Cozy Crime

I said last year that I felt more cozy crime reading coming on in 2016 and I was right.  I have read *so* much cozy crime this year.  So much.  I’ve worked my way through various of Henery Press’s offerings on NetGalley, carried on with Jenn McKinlay‘s series (when prices allowed), tried various crafting-based cozies and quite a few with journalists as main characters (some successful, some less so), some with vicars, a few with police as main characters (more unusual in the genre than you’d think), wondered how many bodies need to turn up outside a cafe/bakery to make the business unviable and even dipped my toe into paranormal/ghostly cozy crimes.  I still have the rule about how much I’ll spend on them (which is pretty much the same as with historical romances) so I’ve read a lot of first in series (which tend to be cheap/free) and then added the rest to my ever-growing Amazon list to wait for the prices to drop on the sequels.  I’m still working out which sort of plots work best for me, but I reckon by the end of 2017 I should have got it sussed.

Historical Crime

As with 2015 I’m still searching for those elusive books that will scratch my Daisy Dalrymple/Phryne Fisher itch.  We haven’t had a new Phryne for 3 years now and I’m starting to wonder if we’ll ever get any more (the TV series is Not The Same) which fills my heart with dread, so I’ve read pretty much all of Kerry Greenwood’s Corinna Chapman books this year (I read one in 2015 when I happened up it at the library) to try and cheer myself up but as they’re set in modern day Melbourne they are really quite different.  I’m pretty much up to date with Tasha Alexander’s Lady Emily series now thanks to a string of them popping up at The Works, and the latest Sidney Chambers appeared on the shelf of books at work too although I find that they’re a bit out of my favourite time period now they’ve hit the 1960s.  I’ve filled in pretty much all the gaps in Flavia de Luce and Dandy Gilver now so I’ve had to cast my net further.  The results have been somewhat mixed.  I like Ashley Weaver’s Amory Ames series, but the third book has only just come out, so there aren’t enough of them and Frances Brody’s Kate Shackleton series has grown on me.  I’m still searching for another good 1920s or 1930s-set murder mystery series now I’ve exhausted all the obvious options.  I’ve read one of Rhys Bowen’s Her Royal Spyness series and have another on the pile so it’s too early to tell if I like them, but if I do, Bowen’s Molly Murphy series might be my next stop.  Luckily, I was sent some of Margery Allingham’s Albert Campion series that I hadn’t already read to read and review (on Amazon) so I’ve filled my historical crime gap with some actual genuine Golden Age crime instead.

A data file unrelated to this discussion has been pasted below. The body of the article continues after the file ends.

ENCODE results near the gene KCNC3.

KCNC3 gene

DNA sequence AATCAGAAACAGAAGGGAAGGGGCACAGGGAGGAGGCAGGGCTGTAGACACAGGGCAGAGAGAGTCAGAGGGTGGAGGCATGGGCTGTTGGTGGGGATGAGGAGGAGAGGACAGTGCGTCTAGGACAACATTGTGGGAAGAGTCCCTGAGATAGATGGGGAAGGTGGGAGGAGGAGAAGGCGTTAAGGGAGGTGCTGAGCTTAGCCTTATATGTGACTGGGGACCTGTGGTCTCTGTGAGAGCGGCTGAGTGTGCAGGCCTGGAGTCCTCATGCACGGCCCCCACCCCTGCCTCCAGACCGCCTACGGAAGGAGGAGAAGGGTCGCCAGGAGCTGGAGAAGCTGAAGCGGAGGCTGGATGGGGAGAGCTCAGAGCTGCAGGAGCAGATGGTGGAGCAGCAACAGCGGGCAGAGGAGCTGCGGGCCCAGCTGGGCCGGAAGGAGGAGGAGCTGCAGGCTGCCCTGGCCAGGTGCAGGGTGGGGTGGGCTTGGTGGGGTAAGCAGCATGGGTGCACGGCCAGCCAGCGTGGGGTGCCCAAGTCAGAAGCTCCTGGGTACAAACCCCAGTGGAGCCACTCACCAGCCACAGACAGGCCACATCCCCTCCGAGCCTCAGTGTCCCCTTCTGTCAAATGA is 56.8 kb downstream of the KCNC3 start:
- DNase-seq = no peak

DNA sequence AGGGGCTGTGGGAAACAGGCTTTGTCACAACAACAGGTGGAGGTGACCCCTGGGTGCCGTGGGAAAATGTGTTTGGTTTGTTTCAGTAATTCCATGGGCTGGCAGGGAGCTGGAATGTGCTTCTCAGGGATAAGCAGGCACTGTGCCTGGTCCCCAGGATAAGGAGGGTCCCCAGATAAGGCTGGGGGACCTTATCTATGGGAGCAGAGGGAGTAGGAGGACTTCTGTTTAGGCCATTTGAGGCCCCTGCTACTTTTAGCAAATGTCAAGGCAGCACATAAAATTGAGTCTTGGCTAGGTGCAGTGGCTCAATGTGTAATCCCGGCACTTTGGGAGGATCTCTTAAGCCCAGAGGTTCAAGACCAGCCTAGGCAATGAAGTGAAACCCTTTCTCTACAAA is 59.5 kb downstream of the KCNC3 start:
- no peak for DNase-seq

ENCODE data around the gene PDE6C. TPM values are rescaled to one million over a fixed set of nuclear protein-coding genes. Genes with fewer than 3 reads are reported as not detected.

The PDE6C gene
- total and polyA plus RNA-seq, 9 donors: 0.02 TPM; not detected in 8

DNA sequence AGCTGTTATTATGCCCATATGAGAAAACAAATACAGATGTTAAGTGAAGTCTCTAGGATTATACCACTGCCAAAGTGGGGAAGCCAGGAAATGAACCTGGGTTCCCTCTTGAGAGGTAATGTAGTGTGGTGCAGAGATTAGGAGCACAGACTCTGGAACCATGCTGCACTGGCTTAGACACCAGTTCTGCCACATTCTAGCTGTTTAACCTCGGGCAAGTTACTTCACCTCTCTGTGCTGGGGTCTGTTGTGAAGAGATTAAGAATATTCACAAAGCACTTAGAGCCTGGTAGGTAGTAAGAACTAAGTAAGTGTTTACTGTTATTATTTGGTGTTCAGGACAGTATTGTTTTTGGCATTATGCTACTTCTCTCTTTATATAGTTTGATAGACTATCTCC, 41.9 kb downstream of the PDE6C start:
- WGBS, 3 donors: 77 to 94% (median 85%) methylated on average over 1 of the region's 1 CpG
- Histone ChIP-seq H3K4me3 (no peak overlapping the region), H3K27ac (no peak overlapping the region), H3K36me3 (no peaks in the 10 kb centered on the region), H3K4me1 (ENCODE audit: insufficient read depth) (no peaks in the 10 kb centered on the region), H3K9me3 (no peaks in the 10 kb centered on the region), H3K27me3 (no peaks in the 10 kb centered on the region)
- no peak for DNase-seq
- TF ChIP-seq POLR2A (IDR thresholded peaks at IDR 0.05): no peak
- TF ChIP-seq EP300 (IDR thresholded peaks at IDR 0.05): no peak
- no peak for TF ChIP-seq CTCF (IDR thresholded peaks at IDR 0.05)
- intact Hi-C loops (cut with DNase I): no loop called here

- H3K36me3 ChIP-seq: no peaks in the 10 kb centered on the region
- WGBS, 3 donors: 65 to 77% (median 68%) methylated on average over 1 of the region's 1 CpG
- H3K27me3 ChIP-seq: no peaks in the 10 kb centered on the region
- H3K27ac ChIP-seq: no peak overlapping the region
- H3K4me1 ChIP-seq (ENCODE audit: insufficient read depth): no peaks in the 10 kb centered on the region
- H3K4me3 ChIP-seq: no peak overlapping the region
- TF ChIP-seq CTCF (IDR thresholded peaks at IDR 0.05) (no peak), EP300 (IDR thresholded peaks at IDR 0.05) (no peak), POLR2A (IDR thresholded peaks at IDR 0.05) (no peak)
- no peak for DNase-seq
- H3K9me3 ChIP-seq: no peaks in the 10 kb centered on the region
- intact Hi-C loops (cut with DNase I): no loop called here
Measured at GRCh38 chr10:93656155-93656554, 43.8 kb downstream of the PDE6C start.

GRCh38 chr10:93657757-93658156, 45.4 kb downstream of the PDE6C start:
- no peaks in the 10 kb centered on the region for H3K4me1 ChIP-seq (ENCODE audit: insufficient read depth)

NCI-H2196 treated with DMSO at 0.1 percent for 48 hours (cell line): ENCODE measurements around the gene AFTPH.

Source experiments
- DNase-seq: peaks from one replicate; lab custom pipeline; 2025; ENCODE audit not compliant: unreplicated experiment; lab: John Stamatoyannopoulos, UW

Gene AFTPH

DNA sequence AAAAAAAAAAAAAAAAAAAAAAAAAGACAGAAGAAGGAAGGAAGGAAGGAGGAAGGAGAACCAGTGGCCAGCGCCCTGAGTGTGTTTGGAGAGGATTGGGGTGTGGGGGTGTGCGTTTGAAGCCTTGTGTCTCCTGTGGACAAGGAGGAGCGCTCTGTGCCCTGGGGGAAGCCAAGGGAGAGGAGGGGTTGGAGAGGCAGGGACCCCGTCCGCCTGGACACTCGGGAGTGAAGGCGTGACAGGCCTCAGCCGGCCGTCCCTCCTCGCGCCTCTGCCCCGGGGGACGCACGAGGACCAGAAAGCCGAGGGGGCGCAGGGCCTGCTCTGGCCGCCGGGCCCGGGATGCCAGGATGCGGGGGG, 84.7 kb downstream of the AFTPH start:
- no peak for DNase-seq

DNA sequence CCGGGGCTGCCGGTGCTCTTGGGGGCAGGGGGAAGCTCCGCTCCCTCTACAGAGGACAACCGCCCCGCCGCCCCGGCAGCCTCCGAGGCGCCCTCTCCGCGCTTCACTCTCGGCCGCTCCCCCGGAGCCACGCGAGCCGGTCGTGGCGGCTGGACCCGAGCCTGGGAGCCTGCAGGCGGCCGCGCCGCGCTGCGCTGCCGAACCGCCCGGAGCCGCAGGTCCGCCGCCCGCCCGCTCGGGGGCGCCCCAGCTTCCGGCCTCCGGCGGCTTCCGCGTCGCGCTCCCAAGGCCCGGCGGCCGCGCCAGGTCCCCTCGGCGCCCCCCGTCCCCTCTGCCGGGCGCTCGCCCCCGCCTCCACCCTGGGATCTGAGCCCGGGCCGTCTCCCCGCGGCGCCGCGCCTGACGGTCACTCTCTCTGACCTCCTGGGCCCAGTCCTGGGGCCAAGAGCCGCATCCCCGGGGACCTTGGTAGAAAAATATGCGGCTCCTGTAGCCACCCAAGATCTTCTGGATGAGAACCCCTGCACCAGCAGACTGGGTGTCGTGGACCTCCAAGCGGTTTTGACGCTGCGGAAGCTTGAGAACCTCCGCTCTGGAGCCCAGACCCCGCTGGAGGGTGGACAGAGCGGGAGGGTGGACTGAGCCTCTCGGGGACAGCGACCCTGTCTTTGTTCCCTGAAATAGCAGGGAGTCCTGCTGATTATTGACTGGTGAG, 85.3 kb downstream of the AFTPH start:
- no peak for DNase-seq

So there you have it – a look back at last year’s obsessions and an insight into what happens after you’ve binged on an author and can’t get your fix.  Any suggestions for historical romance, cozy crime or historical crime books or series that I might like are gratefully received.

Coming tomorrow: My 2016 obsessions…

 

Authors I love, books, cozy crime, historical, Series I love

My Big Obsessions of 2015